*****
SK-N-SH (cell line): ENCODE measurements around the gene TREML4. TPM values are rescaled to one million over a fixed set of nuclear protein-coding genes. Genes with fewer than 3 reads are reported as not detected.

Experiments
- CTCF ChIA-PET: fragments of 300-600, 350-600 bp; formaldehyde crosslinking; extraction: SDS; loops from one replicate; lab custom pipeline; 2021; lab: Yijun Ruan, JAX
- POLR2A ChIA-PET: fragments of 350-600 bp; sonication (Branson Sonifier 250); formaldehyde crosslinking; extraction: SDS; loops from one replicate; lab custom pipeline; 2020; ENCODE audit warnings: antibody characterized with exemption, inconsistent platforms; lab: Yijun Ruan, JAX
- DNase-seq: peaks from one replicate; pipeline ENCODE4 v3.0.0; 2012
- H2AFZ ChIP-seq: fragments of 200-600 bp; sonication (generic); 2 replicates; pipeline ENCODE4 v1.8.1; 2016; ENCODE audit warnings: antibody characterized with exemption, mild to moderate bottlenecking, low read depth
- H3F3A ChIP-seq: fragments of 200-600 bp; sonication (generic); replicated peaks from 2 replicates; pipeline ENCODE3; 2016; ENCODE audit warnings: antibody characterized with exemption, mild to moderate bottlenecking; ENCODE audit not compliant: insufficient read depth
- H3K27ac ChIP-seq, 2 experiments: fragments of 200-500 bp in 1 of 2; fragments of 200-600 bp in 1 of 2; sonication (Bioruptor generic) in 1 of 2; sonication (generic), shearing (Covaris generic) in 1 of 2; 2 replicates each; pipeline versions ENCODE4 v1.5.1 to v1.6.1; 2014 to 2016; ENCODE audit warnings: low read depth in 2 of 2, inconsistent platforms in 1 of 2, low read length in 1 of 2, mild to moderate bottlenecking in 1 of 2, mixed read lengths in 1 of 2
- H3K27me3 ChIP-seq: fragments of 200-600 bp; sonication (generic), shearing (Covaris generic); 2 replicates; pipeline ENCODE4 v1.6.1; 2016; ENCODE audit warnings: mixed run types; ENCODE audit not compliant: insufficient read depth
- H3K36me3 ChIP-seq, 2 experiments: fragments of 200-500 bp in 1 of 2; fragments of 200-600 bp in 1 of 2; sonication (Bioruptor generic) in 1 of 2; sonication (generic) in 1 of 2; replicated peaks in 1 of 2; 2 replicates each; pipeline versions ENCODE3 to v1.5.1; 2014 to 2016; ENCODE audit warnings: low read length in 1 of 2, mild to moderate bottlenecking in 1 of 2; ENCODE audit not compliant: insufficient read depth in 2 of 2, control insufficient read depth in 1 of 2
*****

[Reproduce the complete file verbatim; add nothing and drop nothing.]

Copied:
SK-N-SH (cell line): ENCODE measurements around the gene TREML4. TPM values are rescaled to one million over a fixed set of nuclear protein-coding genes. Genes with fewer than 3 reads are reported as not detected.

Experiments
- CTCF ChIA-PET: fragments of 300-600, 350-600 bp; formaldehyde crosslinking; extraction: SDS; loops from one replicate; lab custom pipeline; 2021; lab: Yijun Ruan, JAX
- POLR2A ChIA-PET: fragments of 350-600 bp; sonication (Branson Sonifier 250); formaldehyde crosslinking; extraction: SDS; loops from one replicate; lab custom pipeline; 2020; ENCODE audit warnings: antibody characterized with exemption, inconsistent platforms; lab: Yijun Ruan, JAX
- DNase-seq: peaks from one replicate; pipeline ENCODE4 v3.0.0; 2012
- H2AFZ ChIP-seq: fragments of 200-600 bp; sonication (generic); 2 replicates; pipeline ENCODE4 v1.8.1; 2016; ENCODE audit warnings: antibody characterized with exemption, mild to moderate bottlenecking, low read depth
- H3F3A ChIP-seq: fragments of 200-600 bp; sonication (generic); replicated peaks from 2 replicates; pipeline ENCODE3; 2016; ENCODE audit warnings: antibody characterized with exemption, mild to moderate bottlenecking; ENCODE audit not compliant: insufficient read depth
- H3K27ac ChIP-seq, 2 experiments: fragments of 200-500 bp in 1 of 2; fragments of 200-600 bp in 1 of 2; sonication (Bioruptor generic) in 1 of 2; sonication (generic), shearing (Covaris generic) in 1 of 2; 2 replicates each; pipeline versions ENCODE4 v1.5.1 to v1.6.1; 2014 to 2016; ENCODE audit warnings: low read depth in 2 of 2, inconsistent platforms in 1 of 2, low read length in 1 of 2, mild to moderate bottlenecking in 1 of 2, mixed read lengths in 1 of 2
- H3K27me3 ChIP-seq: fragments of 200-600 bp; sonication (generic), shearing (Covaris generic); 2 replicates; pipeline ENCODE4 v1.6.1; 2016; ENCODE audit warnings: mixed run types; ENCODE audit not compliant: insufficient read depth
- H3K36me3 ChIP-seq, 2 experiments: fragments of 200-500 bp in 1 of 2; fragments of 200-600 bp in 1 of 2; sonication (Bioruptor generic) in 1 of 2; sonication (generic) in 1 of 2; replicated peaks in 1 of 2; 2 replicates each; pipeline versions ENCODE3 to v1.5.1; 2014 to 2016; ENCODE audit warnings: low read length in 1 of 2, mild to moderate bottlenecking in 1 of 2; ENCODE audit not compliant: insufficient read depth in 2 of 2, control insufficient read depth in 1 of 2